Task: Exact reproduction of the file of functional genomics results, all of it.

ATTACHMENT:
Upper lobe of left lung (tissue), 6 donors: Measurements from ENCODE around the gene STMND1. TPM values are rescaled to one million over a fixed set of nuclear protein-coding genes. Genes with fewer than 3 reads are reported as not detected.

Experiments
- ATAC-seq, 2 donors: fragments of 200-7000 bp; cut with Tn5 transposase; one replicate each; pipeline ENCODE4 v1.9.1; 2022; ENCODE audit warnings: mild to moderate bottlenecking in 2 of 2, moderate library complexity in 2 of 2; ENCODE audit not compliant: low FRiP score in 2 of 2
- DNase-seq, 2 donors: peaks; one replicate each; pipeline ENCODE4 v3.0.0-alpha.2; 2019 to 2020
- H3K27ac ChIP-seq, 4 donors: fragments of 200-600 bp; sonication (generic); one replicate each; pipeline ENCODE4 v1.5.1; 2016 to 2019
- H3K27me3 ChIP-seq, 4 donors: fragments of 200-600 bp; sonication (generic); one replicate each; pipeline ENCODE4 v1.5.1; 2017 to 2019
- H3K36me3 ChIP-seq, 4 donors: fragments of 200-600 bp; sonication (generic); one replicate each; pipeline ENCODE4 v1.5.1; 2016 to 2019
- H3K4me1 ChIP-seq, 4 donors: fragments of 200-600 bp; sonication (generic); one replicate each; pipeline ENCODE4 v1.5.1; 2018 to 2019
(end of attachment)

Upper lobe of left lung (tissue), 6 donors: Measurements from ENCODE around the gene STMND1. TPM values are rescaled to one million over a fixed set of nuclear protein-coding genes. Genes with fewer than 3 reads are reported as not detected.

Experiments
- ATAC-seq, 2 donors: fragments of 200-7000 bp; cut with Tn5 transposase; one replicate each; pipeline ENCODE4 v1.9.1; 2022; ENCODE audit warnings: mild to moderate bottlenecking in 2 of 2, moderate library complexity in 2 of 2; ENCODE audit not compliant: low FRiP score in 2 of 2
- DNase-seq, 2 donors: peaks; one replicate each; pipeline ENCODE4 v3.0.0-alpha.2; 2019 to 2020
- H3K27ac ChIP-seq, 4 donors: fragments of 200-600 bp; sonication (generic); one replicate each; pipeline ENCODE4 v1.5.1; 2016 to 2019
- H3K27me3 ChIP-seq, 4 donors: fragments of 200-600 bp; sonication (generic); one replicate each; pipeline ENCODE4 v1.5.1; 2017 to 2019
- H3K36me3 ChIP-seq, 4 donors: fragments of 200-600 bp; sonication (generic); one replicate each; pipeline ENCODE4 v1.5.1; 2016 to 2019
- H3K4me1 ChIP-seq, 4 donors: fragments of 200-600 bp; sonication (generic); one replicate each; pipeline ENCODE4 v1.5.1; 2018 to 2019